Bob Gosani started off at Drum magazine as a messenger but soon moved to the photographic department where he became Jürgen Schadeberg's darkroom assistant. He later became one of Drum's best photographers.
Schadeberg said that "Gosani stood out because in the early 1950s good black photographers and press photographers in particular were unheard of".
Some of his pictures have become iconic images of the 1950s in South Africa e.g. the picture of Women during the Defiance Campaign in 1952, Nelson Mandela sparring with his boxing club's star boxer of the time, Jerry Moloi (taken on the rooftop of the South African Associated Newspapers office in Johannesburg)  and Nelson Mandela outside court in 1958, (triumphant because the prosecution had withdrawn charges in the Treason Trial).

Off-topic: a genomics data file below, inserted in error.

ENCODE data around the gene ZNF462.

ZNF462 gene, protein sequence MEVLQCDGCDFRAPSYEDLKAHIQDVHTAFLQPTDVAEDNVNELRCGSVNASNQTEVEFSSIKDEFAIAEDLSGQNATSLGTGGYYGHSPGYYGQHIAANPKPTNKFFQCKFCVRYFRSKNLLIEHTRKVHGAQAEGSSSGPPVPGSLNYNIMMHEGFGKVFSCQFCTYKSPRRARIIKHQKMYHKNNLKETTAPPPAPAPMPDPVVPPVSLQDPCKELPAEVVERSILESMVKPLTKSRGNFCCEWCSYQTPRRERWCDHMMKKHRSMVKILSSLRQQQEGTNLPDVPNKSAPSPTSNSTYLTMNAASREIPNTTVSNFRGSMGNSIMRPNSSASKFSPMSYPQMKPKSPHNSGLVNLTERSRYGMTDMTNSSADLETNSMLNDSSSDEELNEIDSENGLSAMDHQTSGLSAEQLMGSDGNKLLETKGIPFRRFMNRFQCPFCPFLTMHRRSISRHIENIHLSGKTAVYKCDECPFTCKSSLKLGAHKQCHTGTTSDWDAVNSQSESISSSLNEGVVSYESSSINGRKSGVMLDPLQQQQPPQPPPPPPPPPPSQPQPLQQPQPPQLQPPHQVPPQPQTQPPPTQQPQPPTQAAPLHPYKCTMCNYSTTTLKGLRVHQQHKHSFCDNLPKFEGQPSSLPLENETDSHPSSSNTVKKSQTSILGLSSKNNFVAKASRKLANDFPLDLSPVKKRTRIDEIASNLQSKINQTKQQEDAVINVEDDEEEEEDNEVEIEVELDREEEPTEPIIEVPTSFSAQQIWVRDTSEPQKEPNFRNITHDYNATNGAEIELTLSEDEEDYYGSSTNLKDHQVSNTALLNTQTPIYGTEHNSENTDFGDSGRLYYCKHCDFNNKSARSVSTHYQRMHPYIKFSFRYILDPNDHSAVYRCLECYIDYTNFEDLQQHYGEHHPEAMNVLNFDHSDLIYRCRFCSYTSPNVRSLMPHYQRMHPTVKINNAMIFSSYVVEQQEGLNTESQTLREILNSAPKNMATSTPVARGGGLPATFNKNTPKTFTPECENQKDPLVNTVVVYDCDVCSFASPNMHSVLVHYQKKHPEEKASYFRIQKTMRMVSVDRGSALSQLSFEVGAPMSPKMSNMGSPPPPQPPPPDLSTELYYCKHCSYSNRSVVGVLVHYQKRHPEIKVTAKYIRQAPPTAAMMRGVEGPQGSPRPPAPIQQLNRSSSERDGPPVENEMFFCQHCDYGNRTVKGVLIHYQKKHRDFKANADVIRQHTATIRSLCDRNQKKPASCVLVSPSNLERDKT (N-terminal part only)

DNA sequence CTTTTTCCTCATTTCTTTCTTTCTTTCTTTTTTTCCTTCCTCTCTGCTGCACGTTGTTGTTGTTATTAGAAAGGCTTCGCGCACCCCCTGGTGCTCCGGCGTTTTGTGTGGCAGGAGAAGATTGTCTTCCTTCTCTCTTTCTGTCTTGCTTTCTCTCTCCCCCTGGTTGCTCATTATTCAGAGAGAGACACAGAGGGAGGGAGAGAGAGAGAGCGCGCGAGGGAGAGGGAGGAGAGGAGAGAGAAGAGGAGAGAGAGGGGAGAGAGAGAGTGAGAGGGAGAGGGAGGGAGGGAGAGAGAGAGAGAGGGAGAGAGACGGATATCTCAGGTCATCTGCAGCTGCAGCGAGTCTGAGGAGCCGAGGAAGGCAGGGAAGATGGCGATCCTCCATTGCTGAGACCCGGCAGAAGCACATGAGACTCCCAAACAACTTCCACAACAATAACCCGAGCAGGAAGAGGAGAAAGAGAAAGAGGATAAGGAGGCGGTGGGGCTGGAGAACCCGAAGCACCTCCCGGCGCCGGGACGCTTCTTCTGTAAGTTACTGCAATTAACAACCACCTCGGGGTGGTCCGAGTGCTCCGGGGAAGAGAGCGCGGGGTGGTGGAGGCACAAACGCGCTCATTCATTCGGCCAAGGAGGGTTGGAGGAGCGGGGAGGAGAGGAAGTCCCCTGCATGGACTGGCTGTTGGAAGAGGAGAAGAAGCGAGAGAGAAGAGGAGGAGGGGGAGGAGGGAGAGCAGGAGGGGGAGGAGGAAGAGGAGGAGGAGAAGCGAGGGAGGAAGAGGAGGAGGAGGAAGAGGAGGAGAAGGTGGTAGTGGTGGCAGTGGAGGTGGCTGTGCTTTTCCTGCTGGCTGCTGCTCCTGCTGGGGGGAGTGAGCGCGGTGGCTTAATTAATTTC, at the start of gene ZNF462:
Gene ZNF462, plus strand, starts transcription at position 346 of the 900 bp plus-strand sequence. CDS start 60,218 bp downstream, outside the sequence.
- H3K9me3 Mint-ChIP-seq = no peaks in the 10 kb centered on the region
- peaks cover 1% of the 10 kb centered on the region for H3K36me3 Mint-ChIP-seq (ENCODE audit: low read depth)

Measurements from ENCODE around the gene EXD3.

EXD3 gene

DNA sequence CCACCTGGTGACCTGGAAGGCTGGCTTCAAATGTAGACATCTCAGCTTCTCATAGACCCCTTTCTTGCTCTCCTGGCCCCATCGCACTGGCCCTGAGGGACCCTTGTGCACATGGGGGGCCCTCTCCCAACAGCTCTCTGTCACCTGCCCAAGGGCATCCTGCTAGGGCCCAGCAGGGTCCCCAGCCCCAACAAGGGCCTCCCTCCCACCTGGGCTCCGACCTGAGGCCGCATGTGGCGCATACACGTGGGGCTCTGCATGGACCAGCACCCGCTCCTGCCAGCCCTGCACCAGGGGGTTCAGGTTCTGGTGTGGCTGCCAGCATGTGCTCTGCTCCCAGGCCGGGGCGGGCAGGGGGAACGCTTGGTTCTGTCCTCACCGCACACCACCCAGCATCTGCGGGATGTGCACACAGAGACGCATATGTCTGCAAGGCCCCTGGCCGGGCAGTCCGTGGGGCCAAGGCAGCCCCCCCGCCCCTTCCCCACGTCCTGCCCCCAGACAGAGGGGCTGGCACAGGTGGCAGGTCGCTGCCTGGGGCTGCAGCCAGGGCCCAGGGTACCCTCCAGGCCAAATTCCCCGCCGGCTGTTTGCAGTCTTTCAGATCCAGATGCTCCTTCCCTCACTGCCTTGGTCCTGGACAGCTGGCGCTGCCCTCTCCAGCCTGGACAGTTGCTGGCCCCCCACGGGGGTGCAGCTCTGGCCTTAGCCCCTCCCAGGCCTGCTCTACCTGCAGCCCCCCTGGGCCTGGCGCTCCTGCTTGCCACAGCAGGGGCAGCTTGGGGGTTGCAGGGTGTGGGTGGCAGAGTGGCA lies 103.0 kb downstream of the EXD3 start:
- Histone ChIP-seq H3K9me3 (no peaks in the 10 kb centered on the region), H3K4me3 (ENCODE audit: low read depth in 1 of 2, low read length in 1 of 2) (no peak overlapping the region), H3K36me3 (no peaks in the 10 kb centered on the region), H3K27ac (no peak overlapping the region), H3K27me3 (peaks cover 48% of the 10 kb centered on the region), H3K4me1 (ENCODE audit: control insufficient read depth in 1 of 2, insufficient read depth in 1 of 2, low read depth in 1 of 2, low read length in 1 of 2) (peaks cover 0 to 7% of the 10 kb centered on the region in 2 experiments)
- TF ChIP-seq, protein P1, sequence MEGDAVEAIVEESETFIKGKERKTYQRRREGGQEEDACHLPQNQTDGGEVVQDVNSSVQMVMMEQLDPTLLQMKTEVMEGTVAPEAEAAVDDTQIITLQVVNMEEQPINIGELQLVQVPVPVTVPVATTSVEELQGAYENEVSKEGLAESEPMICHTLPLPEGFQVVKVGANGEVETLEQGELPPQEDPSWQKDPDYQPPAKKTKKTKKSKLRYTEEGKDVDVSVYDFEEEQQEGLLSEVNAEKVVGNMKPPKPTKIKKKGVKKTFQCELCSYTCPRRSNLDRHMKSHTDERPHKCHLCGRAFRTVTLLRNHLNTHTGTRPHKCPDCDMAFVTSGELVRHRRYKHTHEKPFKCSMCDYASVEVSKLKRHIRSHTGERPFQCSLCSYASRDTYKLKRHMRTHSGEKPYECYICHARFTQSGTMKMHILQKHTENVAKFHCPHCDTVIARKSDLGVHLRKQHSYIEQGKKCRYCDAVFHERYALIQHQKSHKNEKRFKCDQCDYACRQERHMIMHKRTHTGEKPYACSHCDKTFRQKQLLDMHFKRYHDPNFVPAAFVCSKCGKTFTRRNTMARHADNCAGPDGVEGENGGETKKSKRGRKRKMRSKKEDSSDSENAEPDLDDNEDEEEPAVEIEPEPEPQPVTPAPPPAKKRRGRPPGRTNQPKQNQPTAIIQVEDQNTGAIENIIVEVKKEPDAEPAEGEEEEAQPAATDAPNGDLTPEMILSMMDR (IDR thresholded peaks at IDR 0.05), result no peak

Perhaps his most famous sequence of pictures was the sequence he took of the humiliating and degrading Tauza dance that naked prisoners were forced to perform in the courtyard of the notorious Johannesburg prison, The Fort, in Hillbrow. This dance was a humiliating way of ensuring that the prisoners were not smuggling any weapons or contraband into their cells after a day's hard labour. It essentially involved thrusting their rectums up into the air for inspection by the warders. Gosani managed to photograph the Tauza dance secretly from the top floor of a nurses' home overlooking the prison. As a result of the pictures being published in Drum, there was a public outcry and the apartheid government was forced to act.
Tauza - Bob Gosani's People, Jacqui Masiza and Mothobi Mutloatse, Struik, 2005, ISBN 978-1-77007-177-3
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- Jacqui Masiza and Mothobi Mutloatse (2005). Tauza - Bob Gosani's People. Cape Town: Struik. p. 18. ISBN 978-1-77007-177-3.
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